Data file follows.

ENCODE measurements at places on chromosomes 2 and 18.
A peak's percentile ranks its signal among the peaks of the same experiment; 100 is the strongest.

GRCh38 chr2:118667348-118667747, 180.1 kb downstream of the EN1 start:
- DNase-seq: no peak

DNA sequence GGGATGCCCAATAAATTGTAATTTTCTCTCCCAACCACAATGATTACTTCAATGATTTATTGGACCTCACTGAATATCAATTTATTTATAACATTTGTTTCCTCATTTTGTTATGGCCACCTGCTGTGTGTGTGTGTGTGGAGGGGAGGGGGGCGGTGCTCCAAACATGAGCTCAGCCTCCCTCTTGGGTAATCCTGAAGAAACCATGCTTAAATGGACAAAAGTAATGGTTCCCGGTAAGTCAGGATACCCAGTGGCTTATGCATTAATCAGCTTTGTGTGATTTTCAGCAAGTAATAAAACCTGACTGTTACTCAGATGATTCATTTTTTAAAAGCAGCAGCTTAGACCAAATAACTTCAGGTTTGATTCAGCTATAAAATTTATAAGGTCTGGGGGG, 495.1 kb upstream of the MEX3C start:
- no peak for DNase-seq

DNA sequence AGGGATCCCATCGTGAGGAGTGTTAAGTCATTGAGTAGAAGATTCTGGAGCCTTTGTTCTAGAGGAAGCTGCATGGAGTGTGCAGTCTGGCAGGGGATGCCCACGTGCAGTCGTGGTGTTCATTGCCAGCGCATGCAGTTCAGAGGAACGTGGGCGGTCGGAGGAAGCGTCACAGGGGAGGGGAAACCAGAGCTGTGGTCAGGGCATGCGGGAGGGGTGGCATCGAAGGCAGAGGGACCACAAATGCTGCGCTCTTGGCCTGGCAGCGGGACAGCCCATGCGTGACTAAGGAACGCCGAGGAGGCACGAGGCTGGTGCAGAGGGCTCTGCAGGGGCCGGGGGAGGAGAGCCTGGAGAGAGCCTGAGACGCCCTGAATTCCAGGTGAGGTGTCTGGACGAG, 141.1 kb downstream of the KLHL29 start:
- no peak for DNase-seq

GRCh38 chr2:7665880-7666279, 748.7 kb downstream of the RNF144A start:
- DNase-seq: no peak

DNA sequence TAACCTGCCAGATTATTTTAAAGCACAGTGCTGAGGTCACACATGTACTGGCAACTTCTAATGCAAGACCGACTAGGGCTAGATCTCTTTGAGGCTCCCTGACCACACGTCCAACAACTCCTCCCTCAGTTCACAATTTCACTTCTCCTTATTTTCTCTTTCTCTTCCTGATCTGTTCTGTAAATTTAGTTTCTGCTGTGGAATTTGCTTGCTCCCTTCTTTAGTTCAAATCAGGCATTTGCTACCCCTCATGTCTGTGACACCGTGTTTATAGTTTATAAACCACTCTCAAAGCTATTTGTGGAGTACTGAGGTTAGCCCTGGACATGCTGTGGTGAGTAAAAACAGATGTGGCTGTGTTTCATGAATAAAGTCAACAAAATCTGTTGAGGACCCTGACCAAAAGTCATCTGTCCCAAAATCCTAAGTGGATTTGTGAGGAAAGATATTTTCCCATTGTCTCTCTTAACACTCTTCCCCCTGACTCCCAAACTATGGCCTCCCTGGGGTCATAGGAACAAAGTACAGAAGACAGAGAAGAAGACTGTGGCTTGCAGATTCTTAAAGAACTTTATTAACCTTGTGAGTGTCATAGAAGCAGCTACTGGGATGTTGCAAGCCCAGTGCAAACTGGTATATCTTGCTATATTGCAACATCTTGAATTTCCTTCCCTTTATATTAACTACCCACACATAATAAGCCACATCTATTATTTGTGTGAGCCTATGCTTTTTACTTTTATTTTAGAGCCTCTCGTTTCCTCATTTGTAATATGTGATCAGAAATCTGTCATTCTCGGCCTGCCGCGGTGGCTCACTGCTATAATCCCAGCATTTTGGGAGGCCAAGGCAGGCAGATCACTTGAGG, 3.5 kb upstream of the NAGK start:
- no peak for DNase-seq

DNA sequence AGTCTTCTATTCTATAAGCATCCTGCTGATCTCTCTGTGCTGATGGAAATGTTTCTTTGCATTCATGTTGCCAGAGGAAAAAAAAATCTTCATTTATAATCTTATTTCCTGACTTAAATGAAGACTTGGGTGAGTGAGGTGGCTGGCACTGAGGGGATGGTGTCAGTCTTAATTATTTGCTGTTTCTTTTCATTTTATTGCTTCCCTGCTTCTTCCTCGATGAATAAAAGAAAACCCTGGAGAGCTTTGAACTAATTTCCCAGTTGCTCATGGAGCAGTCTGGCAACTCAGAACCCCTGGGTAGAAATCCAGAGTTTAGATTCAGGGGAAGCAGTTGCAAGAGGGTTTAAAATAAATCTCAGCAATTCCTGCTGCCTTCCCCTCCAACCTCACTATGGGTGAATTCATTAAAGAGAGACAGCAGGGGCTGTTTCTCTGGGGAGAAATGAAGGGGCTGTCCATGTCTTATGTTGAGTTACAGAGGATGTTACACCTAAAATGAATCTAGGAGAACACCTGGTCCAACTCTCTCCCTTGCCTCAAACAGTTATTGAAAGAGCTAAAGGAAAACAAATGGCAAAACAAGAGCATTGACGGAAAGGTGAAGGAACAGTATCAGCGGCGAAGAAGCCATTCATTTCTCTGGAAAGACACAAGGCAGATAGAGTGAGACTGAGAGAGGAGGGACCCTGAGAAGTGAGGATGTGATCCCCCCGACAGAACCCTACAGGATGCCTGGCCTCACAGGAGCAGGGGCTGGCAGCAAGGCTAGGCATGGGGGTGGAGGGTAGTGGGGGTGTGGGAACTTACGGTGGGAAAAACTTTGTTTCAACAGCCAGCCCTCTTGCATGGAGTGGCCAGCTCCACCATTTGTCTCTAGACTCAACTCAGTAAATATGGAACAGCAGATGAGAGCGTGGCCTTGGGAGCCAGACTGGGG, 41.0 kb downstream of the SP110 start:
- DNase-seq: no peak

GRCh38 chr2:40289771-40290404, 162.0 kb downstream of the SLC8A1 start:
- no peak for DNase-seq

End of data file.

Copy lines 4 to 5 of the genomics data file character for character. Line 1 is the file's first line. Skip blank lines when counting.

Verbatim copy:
- DNase-seq: no peak

DNA sequence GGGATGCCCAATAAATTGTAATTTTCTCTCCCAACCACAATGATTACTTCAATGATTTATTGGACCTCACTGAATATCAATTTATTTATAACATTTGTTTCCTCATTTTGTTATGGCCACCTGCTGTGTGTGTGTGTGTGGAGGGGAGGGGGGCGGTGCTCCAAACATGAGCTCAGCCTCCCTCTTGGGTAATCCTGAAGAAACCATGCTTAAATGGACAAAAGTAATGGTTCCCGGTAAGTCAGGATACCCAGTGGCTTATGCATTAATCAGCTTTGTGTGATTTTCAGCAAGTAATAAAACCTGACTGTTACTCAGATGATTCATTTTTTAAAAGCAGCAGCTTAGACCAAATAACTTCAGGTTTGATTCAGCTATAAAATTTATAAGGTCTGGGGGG, 495.1 kb upstream of the MEX3C start: